His mother raised him in the Anglican Church, Jones recounted in his self-published autobiography, where he served as an acolyte. His father put him to work, and when Jones was 17, gave him a choice of going to the United States or England. He chose England, and sailed to London in August 1955.
The 17-year-old Jones immediately went to work in the UK, starting as a checker with the railroad. He earned a little more than six pounds per week (the equivalent of about $250 today). He scraped by and also sent his mother about 40 percent of his income every month. He repaid the money his father had spent sending him to England, too, learning important lessons about loans and how much a little access to capital could be life-changing.
Adjusting to British life was not always easy for Jones. One Sunday after he first arrived, he went to an Anglican church near where he lived. As the service began, he noticed the other parishioners did not seem to be paying attention to the prayers and Scripture reading.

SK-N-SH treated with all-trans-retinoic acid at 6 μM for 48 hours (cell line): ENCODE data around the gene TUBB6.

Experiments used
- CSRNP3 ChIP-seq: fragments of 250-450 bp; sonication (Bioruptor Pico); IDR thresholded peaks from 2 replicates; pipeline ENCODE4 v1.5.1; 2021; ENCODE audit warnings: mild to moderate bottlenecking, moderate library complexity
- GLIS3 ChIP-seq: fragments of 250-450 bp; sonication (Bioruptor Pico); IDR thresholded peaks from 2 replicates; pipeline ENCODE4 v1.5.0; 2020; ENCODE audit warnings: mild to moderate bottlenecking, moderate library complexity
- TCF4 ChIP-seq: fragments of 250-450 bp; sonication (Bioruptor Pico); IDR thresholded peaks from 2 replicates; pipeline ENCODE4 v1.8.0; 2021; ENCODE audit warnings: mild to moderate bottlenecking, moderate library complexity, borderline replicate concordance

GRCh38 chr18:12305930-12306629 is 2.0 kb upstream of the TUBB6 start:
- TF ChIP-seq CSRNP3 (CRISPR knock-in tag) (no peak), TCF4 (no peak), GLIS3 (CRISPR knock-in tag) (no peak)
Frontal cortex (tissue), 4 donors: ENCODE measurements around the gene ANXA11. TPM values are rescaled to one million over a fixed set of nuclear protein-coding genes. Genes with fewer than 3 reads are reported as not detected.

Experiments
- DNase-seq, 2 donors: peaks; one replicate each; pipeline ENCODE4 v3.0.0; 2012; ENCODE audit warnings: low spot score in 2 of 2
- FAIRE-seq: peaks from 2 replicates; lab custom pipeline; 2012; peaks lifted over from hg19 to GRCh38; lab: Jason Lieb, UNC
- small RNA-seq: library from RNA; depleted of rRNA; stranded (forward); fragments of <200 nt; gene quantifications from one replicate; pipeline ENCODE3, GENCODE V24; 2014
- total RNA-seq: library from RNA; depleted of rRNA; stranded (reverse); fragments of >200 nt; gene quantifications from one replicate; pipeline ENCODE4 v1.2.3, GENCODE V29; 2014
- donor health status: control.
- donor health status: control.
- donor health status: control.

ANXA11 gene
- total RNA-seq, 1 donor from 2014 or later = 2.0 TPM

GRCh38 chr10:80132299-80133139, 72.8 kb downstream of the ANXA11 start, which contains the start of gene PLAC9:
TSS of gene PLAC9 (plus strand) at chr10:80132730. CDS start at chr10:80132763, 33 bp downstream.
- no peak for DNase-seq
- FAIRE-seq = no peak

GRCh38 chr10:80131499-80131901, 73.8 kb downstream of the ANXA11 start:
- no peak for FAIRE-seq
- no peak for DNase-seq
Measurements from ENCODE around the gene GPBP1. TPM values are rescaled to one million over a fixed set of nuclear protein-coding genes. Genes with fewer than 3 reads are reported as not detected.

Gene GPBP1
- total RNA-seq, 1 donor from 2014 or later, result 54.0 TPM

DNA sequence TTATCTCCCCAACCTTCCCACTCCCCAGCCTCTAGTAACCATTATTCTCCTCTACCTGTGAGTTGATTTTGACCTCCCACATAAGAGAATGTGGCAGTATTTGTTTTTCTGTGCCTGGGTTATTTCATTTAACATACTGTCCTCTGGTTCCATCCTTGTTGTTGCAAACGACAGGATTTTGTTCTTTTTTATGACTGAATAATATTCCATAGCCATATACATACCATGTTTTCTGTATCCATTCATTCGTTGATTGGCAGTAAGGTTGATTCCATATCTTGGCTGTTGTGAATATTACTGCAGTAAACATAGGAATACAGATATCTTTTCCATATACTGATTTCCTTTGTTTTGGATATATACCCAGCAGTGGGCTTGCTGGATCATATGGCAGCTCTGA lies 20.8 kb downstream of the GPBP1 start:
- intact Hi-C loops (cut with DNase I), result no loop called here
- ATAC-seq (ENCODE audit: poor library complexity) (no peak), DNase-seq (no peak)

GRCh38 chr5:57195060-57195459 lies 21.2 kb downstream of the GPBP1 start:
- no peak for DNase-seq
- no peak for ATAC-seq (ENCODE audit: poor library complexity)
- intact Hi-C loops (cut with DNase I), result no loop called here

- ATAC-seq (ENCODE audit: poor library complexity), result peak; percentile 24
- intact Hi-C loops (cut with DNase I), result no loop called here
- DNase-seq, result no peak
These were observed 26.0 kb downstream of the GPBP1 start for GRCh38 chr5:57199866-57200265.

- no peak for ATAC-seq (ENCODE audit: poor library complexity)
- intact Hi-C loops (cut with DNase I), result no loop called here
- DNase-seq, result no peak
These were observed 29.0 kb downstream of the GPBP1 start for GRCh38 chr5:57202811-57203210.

“I saw them looking straight at me,” he later wrote. “I couldn’t understand it until the vicar came up to me. He said, ‘Sir, thank you very much for coming. But my congregation is a bit uncomfortable with a Black person in their midst.’”
Jones didn’t know it, but the church was associated with the famous “Clapham sect” of Anglican evangelicals, which inspired men such as William Wilberforce to advocate for social reform, including the abolition of slavery. Two centuries later, when a change in immigration policies brought a lot of citizens of former colonies to live and work in Great Britain, Christians in Clapham did not want to worship next to Black people. (The church apologized in 2020.)